engaged?  What about Davies' articles available at the Maorinews site?

What is your case against the indigenous Fijians?

You say they have kept the Indo-Fijians from owning land.  There is some
truth to this.  But is there no truth on the other side: that there would
never have been a question of selling land to Indo-Fijians if not for the
action of the British colonialists who decided to grow sugar on indigenous
land?  Would things be more equitable, in your view, if the British had
stolen the land outright and given freehold deeds to the Indo-Fijians?  You
blame the indigenous Fijians because they didn't have their land stolen!

Furthermore, you neglect entirely the land rent question.  Please read
Davies' article at this link:

http://maorinews.com/karere/leases/cover.htm

and then come back.  Davies makes a case that the compensation received by
the indigenous Fijian landowners for their sugar-growing land is lower than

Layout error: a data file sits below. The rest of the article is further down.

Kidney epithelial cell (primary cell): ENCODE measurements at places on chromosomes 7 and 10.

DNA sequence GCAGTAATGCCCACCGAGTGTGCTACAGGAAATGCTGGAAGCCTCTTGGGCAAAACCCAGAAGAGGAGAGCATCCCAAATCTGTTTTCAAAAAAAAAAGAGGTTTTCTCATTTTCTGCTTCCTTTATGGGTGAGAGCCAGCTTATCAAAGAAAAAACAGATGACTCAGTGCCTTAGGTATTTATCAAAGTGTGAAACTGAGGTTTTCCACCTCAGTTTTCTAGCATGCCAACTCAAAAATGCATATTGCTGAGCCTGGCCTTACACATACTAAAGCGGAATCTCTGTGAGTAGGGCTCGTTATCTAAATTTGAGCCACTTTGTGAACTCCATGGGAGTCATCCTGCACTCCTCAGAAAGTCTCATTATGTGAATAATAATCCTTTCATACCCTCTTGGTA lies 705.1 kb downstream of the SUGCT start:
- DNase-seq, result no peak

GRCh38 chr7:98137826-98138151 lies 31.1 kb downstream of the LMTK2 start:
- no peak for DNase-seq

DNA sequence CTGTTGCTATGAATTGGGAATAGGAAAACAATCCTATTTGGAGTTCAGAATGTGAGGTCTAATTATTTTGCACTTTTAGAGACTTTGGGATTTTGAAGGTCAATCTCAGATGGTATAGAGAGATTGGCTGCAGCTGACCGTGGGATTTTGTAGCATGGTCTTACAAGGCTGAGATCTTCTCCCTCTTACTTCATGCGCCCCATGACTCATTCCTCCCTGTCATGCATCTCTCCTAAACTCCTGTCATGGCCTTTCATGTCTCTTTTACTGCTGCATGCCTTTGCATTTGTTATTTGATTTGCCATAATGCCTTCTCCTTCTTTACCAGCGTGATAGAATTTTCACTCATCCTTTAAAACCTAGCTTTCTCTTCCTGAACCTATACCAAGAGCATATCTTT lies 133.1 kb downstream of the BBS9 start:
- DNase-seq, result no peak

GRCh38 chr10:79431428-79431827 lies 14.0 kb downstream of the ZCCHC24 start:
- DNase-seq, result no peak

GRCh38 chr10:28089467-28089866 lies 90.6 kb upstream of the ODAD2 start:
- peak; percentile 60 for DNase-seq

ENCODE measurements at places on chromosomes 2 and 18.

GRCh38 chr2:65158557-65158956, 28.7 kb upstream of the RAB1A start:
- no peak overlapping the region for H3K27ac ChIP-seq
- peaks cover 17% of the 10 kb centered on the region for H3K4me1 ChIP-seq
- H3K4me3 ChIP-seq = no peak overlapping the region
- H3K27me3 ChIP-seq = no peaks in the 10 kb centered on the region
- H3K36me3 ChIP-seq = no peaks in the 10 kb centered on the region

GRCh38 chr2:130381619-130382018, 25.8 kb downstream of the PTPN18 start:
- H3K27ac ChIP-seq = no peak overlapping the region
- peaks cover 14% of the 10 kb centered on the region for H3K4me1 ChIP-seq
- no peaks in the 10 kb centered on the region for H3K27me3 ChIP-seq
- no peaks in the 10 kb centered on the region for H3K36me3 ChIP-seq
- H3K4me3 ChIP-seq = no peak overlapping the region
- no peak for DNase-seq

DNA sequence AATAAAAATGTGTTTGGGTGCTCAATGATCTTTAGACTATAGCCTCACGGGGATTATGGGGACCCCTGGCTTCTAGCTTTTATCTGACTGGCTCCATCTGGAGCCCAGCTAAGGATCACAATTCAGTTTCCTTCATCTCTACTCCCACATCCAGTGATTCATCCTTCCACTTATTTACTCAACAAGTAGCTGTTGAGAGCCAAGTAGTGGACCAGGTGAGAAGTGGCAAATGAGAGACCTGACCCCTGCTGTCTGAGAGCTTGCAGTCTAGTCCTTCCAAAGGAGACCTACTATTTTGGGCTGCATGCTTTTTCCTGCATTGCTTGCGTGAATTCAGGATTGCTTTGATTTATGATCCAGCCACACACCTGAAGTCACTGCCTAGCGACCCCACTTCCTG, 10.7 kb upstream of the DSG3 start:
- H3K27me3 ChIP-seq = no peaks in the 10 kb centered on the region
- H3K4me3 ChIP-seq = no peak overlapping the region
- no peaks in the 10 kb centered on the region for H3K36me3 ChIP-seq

anywhere else IN THE WORLD.  In fact they get only 1/4 the rent of the next
lowest paid landowners, who are in Malawi, as I recall.  The root of this
low compensation is ALTA, a law whose earliest version was enacted before
independence by the British colonialists.  Also under ALTA, if the tenant
doesn't pay, the landowners can't get the land back unless they pay for
whatever the tenant has built on the property.  Quite unlike the situation
in Chicago!  If I make improvements to my apartment, it's still entirely the
landlord's.  But if I am renting Fijian sugar land and build a house on it,
the landlords have to buy the house before they can evict me.

So even though the indigenous Fijians have TITLE to the land, they don't get
the benefits that ordinary landowners have.  Why?   Because they are a
conquered indigenous people!  Davies calls this a system of 'land
indenture'.  However you characterize it, you can't ignore it.  Phil, you
and I are used to the situation where the landowner is the bourgeois and the
tenant is the poor worker, but it seems to me that the Fiji sugar situation
is one where NEITHER is very well off.  The sugar grower is poor.  The
indigenous land owner is also poor.  This is an argument against